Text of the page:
Just like clothes, cars, vacation spots and pretty much any other little luxury money can buy, food goes in and out of style as the seasons and years change. Though the fashionable fare of years before is still making the rounds across the globe (we see that kale Caesar salad still lingering on roughly all restaurant menus), a new year brings more space for creativity and promotion of new, exciting and, most importantly, delicious food trends.

To predict what we’ll all be eating in the coming year (and beyond), we asked top chefs at the epicentre of trendiness, New York City, where nearly every cool thing starts, flops or flies its way into influencing the world’s food scene.

Ready to get trendy? Here’s what NYC chefs think will be on your plate – and Instagram feed – in the coming months.

Globally Influenced Steakhouses

Chef David Burke of Tavern62 by David Burke predicts an ascent in Korean and Chinese steakhouses, as well as American steakhouses with international influences, in 2017. “I especially expect Korean and Indian cuisines to become even more prominent,” Burke says. “These are sophisticated flavours that more diners are gravitating towards. As part of this melding, Burke also thinks we’ll start seeing more tandoori ovens installed in American restaurant kitchens.

[Tavern62, Pork + Shrimp Fried Rice Topped with Eggs. Photo by Mikey Pozarik]

Restaurants Without Dessert Menus

Don’t panic and run to the nearest candy store – there’s still hope for sweet tooths at the end of a trendy restaurant dinner. “I think more places will change how they serve desserts,” Burke says. “As opposed to offering a whole pastry menu, they’ll simply serve a complimentary sweet treat at end of meal.” Why? Burke explains that this makes sense for from a labour standpoint, as “people just aren’t eating desserts like they used to” – so why hire a separate pastry chef for a course that’s going out of style?

Burke predicts that restaurants may transition to having one dessert of the day, complimentary petit fours or a small complimentary takeaway dessert. But Burke isn’t parting with his dessert menu for 2018; to make his dessert menu more economical (and Instagrammable), he’s focusing on shareable desserts for two and four as well as whole pies and cakes served at the table and taken to go if a party doesn’t finish the treat.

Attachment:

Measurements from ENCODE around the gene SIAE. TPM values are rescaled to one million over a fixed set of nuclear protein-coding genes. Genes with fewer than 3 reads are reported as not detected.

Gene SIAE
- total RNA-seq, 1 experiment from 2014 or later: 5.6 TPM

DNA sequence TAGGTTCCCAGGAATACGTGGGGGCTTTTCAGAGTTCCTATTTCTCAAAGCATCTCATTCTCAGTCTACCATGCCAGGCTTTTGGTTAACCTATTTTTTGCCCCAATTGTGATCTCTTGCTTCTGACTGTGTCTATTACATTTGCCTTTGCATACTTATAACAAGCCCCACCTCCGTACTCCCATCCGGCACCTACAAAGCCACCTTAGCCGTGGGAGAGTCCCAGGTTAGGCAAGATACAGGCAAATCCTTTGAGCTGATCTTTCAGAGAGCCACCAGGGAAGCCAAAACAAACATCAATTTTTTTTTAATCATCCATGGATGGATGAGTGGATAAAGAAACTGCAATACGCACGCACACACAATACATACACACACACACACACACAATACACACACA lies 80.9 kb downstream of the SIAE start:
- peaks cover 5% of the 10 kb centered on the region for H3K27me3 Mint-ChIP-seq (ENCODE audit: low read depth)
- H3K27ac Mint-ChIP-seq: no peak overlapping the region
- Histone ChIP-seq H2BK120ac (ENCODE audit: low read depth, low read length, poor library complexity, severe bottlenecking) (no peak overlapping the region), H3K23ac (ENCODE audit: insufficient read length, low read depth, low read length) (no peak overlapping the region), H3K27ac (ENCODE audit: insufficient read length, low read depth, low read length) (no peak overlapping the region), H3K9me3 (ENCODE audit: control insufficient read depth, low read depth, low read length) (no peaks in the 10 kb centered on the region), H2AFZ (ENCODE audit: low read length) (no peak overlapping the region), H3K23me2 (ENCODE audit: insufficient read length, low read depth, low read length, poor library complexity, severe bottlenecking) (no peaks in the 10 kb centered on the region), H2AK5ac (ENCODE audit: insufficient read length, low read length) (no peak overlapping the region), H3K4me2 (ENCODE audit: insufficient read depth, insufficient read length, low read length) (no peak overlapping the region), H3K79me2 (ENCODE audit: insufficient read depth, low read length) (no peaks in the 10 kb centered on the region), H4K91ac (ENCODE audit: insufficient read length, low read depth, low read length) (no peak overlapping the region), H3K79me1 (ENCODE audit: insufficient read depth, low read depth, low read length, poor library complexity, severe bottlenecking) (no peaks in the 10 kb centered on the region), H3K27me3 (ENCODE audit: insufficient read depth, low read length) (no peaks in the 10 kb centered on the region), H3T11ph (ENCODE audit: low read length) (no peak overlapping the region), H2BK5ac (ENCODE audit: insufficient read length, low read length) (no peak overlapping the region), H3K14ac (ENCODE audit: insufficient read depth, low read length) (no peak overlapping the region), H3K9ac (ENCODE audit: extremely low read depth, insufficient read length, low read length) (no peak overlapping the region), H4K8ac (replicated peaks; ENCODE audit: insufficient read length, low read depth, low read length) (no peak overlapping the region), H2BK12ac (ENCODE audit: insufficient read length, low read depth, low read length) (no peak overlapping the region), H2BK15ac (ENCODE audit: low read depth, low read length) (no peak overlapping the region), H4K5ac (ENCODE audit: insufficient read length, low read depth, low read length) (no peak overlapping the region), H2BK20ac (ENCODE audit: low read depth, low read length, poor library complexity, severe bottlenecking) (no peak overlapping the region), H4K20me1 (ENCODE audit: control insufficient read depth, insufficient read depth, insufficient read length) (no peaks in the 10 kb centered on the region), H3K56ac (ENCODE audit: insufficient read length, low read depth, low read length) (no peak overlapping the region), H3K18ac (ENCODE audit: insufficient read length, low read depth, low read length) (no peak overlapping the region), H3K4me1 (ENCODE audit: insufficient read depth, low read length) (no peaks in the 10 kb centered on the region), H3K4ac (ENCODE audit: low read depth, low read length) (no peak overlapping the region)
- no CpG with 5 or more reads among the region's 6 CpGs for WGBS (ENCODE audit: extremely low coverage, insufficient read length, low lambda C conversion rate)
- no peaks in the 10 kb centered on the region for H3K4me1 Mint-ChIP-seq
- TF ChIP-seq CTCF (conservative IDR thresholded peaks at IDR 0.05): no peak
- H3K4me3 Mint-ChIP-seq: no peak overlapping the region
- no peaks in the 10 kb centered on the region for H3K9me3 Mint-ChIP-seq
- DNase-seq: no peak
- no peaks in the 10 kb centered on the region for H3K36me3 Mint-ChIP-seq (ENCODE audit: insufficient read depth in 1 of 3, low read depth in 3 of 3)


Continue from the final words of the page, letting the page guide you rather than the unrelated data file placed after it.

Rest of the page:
Chef Laurence Edelman of the West Village’s Left Bank is banking on lentils, beans and other starchy non-grains to be a big hit in 2018. “I’d like to see legumes have their day,” he says. “Most sensible healthy diets include legumes, because they’re filling and nutrient-rich, as opposed to something like grain, which is filling and fibrous, but lacks a lot of nutrients.” Legumes’ versatility – they can be served hot or cold, dry, in vinaigrette, or in soup, creamy, whole, mashed – can help boost the fad across menus.

In his kitchen, Edelman is currently experimenting with an Italian bean soup and a bean dish served with braised chicken thighs. Chef Harold Moore of Harold’s Meat + Three also predicts plant-based proteins, like lentils and beans, will surge on restaurant menus in 2018: They’re inexpensive, easily accessible and adaptable enough to use in an endless range of dishes and cuisines.